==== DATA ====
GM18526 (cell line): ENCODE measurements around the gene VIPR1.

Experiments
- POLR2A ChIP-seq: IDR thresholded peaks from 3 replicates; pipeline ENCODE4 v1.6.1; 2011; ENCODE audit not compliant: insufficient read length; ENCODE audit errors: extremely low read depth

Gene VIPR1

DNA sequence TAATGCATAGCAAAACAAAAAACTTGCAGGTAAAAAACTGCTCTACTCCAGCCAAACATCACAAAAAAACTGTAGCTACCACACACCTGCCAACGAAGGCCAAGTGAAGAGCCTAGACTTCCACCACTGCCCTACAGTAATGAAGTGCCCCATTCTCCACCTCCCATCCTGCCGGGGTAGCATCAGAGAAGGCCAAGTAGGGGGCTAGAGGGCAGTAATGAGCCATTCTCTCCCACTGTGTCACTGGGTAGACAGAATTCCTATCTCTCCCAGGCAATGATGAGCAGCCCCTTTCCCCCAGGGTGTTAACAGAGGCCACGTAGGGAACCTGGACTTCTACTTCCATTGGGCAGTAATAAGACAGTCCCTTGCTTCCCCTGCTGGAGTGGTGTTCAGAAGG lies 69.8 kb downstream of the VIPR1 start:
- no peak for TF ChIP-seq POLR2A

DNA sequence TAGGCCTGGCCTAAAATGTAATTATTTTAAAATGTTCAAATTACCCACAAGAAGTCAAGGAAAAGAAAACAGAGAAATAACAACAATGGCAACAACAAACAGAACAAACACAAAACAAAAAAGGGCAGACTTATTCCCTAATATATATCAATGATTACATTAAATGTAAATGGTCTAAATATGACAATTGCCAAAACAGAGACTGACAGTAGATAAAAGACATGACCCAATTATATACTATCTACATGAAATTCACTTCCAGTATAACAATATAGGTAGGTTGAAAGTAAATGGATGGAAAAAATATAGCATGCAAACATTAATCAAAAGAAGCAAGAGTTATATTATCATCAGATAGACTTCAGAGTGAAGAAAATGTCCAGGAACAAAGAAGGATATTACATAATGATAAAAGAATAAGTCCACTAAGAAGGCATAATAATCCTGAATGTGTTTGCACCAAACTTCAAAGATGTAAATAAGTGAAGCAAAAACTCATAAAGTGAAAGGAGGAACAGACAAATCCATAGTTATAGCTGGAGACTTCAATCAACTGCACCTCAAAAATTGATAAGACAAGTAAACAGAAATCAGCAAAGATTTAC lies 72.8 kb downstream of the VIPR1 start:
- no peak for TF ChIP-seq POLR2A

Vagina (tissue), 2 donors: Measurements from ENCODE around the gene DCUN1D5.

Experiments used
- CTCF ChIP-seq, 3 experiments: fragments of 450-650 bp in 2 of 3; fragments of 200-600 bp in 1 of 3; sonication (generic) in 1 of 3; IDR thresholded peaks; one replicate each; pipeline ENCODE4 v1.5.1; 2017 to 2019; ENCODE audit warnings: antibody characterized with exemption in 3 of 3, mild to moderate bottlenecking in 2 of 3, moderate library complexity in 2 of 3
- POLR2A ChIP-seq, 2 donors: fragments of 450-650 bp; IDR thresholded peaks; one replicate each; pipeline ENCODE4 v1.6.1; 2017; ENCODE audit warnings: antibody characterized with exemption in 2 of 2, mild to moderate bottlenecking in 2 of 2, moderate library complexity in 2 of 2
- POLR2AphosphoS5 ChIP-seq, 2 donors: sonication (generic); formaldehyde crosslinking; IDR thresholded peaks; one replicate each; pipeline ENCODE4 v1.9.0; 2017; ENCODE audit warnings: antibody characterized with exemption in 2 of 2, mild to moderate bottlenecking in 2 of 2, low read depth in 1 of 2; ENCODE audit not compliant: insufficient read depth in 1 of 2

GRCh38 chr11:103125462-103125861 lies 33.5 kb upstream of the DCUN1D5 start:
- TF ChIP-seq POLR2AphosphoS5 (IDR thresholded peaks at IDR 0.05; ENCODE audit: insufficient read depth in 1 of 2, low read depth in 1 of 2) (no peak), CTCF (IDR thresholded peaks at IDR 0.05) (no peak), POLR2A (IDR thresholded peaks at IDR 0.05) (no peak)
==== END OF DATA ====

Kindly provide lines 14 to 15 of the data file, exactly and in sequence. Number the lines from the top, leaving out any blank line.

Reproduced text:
GRCh38 chr11:103125462-103125861 lies 33.5 kb upstream of the DCUN1D5 start:
- TF ChIP-seq POLR2AphosphoS5 (IDR thresholded peaks at IDR 0.05; ENCODE audit: insufficient read depth in 1 of 2, low read depth in 1 of 2) (no peak), CTCF (IDR thresholded peaks at IDR 0.05) (no peak), POLR2A (IDR thresholded peaks at IDR 0.05) (no peak)